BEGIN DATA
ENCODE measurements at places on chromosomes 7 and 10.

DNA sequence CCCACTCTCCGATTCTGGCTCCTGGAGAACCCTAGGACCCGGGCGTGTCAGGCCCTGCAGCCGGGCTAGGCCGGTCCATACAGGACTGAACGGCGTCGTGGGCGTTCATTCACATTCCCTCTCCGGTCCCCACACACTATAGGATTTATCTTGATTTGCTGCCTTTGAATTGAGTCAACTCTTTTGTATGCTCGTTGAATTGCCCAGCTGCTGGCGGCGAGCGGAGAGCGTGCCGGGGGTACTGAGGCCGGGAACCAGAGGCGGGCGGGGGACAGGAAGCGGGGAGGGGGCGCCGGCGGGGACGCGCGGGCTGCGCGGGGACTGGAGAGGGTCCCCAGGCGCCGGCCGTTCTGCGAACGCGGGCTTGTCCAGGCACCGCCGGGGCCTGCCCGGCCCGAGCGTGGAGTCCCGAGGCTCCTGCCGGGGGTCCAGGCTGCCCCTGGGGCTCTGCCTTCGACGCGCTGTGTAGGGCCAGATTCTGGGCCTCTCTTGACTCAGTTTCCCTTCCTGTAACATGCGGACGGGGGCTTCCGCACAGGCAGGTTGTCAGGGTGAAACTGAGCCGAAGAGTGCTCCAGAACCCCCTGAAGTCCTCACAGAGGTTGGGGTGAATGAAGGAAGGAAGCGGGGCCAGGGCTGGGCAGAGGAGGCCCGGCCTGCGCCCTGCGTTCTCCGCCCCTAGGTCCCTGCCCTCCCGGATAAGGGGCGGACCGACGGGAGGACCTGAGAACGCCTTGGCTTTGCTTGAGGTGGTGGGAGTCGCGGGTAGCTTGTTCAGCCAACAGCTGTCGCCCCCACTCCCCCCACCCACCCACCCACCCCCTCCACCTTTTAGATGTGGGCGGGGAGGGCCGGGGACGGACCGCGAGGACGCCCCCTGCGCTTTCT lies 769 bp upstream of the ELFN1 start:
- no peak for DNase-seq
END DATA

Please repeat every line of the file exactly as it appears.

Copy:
ENCODE measurements at places on chromosomes 7 and 10.

DNA sequence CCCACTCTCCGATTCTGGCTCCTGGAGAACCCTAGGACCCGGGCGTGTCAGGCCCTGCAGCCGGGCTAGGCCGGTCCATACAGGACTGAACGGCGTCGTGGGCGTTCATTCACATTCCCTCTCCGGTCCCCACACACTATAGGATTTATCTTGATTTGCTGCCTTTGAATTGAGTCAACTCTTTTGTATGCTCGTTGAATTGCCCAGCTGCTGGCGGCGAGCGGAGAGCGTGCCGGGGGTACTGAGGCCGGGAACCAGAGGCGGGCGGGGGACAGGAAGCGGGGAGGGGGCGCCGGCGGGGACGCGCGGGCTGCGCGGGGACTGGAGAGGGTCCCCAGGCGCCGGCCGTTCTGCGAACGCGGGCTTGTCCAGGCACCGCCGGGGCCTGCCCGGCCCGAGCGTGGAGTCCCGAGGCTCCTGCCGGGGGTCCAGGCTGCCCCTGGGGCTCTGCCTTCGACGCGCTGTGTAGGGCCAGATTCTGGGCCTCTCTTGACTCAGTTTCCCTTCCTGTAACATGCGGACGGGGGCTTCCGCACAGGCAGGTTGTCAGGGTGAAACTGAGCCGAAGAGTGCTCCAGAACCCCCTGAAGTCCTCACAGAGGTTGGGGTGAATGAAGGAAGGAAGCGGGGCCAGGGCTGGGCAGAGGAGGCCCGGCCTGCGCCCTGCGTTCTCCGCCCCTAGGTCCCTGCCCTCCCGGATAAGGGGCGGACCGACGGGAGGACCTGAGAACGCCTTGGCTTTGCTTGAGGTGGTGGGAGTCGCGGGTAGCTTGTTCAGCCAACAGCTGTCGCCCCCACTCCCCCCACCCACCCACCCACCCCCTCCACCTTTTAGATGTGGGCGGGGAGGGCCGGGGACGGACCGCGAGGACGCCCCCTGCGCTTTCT lies 769 bp upstream of the ELFN1 start:
- no peak for DNase-seq